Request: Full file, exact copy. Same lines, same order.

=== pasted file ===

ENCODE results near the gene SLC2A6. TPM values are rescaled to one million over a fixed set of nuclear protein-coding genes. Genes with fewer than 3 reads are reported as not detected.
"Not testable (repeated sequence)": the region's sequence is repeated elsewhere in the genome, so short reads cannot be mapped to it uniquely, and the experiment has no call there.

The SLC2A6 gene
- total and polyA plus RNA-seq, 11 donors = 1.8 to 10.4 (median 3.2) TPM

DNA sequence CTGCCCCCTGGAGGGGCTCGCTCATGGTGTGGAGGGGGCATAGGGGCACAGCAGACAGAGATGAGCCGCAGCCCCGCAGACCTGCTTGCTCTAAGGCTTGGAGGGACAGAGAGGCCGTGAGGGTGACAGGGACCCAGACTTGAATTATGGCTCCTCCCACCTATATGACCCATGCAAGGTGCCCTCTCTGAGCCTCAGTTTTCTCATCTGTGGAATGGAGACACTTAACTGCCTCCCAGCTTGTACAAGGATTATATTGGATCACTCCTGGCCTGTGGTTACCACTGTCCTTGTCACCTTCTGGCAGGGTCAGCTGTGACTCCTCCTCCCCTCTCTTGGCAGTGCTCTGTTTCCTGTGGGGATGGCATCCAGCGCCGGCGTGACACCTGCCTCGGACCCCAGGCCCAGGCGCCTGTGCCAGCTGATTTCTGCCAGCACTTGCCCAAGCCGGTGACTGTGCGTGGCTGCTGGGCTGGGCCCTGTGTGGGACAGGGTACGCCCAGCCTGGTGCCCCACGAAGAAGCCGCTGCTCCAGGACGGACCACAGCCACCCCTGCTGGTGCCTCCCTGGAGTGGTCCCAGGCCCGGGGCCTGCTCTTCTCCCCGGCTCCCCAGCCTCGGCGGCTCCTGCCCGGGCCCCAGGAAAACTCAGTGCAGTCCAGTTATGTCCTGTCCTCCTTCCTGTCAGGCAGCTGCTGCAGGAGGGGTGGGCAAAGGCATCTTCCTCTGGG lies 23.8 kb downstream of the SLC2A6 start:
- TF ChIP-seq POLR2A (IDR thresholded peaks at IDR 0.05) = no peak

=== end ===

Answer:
ENCODE results near the gene SLC2A6. TPM values are rescaled to one million over a fixed set of nuclear protein-coding genes. Genes with fewer than 3 reads are reported as not detected.
"Not testable (repeated sequence)": the region's sequence is repeated elsewhere in the genome, so short reads cannot be mapped to it uniquely, and the experiment has no call there.

The SLC2A6 gene
- total and polyA plus RNA-seq, 11 donors = 1.8 to 10.4 (median 3.2) TPM

DNA sequence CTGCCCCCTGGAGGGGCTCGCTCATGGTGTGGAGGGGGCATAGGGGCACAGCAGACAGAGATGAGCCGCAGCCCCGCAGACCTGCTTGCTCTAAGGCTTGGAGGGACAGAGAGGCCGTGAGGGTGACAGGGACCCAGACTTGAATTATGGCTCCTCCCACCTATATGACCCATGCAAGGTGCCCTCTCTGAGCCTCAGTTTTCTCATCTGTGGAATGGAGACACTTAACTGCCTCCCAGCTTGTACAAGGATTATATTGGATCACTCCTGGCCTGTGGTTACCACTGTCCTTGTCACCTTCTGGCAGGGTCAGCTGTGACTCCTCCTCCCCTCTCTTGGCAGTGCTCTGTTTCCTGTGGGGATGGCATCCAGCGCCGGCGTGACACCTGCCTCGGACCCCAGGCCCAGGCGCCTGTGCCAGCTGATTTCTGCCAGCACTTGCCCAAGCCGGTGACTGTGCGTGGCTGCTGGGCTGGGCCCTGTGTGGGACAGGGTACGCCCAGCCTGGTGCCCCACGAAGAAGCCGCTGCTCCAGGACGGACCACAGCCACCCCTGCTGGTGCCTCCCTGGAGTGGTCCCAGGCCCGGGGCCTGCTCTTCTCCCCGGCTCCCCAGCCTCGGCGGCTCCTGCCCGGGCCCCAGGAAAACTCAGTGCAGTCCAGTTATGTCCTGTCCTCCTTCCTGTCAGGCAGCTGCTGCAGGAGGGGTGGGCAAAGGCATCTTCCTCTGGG lies 23.8 kb downstream of the SLC2A6 start:
- TF ChIP-seq POLR2A (IDR thresholded peaks at IDR 0.05) = no peak